Visual Basic - On The Outs

It’s hard not to like Visual Basic. For most developers it’s like a good old hat - comfortable, undemanding, it does what you want it to do and is filled with memories of many of our very first “Hello World!”‘s (or, if you’re like me, similar sentiments expressed in enthusiastic vulgarities). Sure, it doesn’t really look like anything else and hence only helps you with, well, Visual Basic. Fine, VB 6 leaked memory faster than water into the Titanic. Still, it’s hard to toss a good old hat away after years of fine use.

Of course, Microsoft made it a bit easier when they monkey-stomped (read: dropped support for) VB 6, despite letters of appeal from a couple hundred Microsoft MVP’s. Now if you want to program in VB, you have to do it in .NET.

You can program in VB in .NET. Heck, with the magic of the CLR, you can program in Cobol in .NET! .NET, however, really wants to be a C# environment. Microsoft pushes C# more, and if Microsoft decided to program in .NET one day** it would most certainly do so in C#. Developers tend to like C# because it’s syntactically and structurally similar to C, and as C is the doting grandparent of lots of languages (Javascript, Java, PHP, etc.), learning it makes it easier to learn a lot of other things. If you are Googling for .NET sample code, most of the time you’ll find C#.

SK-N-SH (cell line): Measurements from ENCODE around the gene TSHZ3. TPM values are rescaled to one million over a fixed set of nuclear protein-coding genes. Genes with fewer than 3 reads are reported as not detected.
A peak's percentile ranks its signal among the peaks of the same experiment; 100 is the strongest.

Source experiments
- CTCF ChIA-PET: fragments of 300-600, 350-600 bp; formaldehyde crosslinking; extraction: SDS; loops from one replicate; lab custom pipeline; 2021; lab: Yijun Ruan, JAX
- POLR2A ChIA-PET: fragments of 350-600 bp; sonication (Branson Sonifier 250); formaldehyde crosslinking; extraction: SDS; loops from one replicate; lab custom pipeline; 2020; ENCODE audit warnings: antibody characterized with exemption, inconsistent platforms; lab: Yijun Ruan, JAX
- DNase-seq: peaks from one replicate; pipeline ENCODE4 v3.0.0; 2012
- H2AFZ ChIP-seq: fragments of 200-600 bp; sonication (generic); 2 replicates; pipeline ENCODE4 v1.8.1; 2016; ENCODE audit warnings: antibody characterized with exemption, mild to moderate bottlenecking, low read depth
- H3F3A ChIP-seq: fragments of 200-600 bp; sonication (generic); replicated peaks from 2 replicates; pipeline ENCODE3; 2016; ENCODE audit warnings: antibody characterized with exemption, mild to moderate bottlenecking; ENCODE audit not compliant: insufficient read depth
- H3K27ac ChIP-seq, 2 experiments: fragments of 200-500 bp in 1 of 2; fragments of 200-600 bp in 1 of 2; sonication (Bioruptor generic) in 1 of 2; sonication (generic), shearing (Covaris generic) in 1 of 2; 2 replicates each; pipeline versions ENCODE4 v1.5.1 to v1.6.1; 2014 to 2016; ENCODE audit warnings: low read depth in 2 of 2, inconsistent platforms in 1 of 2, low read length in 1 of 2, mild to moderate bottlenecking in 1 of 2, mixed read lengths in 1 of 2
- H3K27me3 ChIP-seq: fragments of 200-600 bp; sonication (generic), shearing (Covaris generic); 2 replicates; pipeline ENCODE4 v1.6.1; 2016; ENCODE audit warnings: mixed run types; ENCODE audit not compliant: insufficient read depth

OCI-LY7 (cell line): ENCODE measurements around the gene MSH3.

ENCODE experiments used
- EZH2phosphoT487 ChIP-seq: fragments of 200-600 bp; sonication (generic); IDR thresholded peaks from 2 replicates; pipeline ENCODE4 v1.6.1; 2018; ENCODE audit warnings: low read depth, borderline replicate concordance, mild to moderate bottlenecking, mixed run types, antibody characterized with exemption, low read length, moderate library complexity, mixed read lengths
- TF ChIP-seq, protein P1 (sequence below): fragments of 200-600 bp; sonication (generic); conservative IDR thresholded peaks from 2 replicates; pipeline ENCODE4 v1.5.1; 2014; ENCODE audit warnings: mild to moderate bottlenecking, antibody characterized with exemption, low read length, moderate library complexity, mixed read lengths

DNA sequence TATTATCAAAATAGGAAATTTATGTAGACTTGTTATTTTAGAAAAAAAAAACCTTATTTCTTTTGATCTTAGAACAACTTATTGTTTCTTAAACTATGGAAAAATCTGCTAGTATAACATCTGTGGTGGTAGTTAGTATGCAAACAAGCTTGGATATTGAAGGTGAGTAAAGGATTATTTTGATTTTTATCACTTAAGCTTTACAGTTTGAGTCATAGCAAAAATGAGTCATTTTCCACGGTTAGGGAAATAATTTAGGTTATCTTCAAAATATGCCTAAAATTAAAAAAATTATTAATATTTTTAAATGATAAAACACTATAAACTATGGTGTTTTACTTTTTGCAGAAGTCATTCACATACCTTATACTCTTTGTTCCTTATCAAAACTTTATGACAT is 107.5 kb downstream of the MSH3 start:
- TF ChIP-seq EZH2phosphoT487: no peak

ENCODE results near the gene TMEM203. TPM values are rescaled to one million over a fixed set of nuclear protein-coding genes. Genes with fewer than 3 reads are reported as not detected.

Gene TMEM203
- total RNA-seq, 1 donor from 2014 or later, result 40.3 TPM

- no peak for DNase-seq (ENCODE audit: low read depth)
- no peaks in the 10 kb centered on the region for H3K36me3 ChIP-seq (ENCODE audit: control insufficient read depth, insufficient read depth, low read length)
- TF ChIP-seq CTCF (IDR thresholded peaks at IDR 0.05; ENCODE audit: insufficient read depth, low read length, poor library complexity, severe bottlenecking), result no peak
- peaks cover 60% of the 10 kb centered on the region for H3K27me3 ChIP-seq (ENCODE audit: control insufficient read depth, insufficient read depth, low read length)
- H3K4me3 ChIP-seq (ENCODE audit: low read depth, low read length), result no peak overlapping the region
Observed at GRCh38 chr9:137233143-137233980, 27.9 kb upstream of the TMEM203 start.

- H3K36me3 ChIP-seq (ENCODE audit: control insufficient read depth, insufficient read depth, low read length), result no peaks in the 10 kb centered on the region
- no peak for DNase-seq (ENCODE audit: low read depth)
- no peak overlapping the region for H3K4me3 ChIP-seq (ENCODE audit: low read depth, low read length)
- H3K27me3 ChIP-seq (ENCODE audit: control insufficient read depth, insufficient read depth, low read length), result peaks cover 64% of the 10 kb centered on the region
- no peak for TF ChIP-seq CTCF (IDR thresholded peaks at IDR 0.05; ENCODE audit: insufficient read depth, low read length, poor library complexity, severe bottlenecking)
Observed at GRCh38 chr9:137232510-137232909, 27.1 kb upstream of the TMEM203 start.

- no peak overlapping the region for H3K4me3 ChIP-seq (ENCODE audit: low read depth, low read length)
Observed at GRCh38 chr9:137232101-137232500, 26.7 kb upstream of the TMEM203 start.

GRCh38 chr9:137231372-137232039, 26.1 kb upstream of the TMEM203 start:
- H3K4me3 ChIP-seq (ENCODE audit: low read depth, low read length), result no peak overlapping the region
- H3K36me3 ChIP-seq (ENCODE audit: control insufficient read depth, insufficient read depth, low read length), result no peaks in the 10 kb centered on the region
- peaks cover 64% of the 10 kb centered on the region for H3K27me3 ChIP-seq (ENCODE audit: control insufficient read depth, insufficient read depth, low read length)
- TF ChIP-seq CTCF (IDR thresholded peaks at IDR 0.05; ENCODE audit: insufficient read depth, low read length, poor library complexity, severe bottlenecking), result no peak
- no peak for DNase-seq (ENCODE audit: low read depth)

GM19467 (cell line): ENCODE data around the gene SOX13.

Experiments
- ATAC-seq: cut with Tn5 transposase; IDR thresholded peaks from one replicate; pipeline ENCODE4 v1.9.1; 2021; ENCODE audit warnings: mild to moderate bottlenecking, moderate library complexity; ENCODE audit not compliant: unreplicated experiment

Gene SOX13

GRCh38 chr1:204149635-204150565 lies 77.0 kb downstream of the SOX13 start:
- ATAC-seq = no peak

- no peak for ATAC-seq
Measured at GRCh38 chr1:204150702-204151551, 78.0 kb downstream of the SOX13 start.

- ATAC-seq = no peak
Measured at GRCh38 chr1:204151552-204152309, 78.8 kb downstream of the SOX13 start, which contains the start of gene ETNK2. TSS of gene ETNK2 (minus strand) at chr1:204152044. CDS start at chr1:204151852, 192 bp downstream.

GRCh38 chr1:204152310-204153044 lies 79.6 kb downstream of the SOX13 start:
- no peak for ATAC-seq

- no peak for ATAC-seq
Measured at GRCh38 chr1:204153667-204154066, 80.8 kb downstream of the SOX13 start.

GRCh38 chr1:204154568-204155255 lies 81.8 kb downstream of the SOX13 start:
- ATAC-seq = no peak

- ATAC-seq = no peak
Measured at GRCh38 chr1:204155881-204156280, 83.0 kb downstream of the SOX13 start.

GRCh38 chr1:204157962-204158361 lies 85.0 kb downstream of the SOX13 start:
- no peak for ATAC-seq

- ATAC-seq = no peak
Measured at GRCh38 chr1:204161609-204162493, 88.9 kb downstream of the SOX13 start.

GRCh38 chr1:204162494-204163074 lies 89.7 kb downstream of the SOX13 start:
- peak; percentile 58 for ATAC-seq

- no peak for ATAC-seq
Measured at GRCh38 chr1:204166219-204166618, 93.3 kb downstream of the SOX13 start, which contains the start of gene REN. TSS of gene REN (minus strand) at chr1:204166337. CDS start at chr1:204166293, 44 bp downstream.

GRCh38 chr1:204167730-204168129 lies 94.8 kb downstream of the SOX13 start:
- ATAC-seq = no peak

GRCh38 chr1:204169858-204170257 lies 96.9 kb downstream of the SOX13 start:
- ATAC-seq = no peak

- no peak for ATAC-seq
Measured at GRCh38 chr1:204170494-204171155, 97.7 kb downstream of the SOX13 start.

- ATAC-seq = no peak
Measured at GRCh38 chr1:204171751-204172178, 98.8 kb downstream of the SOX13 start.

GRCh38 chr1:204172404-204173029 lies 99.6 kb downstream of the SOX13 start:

A recent eWeek study found Visual Basic usage “eroding rapidly”, with developer use of the VB family down by 35% since last spring. VB.NET usage was down 26% over that time period. I don’t think VB developers are getting heckled like Fortran coders yet, but I don’t see anything on the horizon that will extend VB’s life span either.

Ah, my old hat. I think it’s finally time to put you out to pasture. Sniff.

Ever the fair-weather fan, if I take on another .NET project (ug), I’m going to roll up my sleeves and do it in C#.

As apposed to VB.NET. VB.NET doesn’t leak memory. Everything .NET leaks memory.

**Microsoft developers themselves are not particularly big fans of .NET. One of the many reasons Vista was several years late was Microsoft’s attempt to write parts of it in .NET. Horrified at the result, they quickly retreated to C++. You’ll be hard pressed to find anything written in .NET on Vista. Surely the new Office 2007 suite is .NET you say! Nope - C++. It’s a sad fact that if you want an OS with a lot of .NET applications built in, you have to use Linux - Novel’s SUSE Linux actually has a lot more .NET applications (under the Mono project, an open source .NET compiler) in it than Vista does. Not exactly a ringing endorsement of .NET when it’s progenitors won’t use it……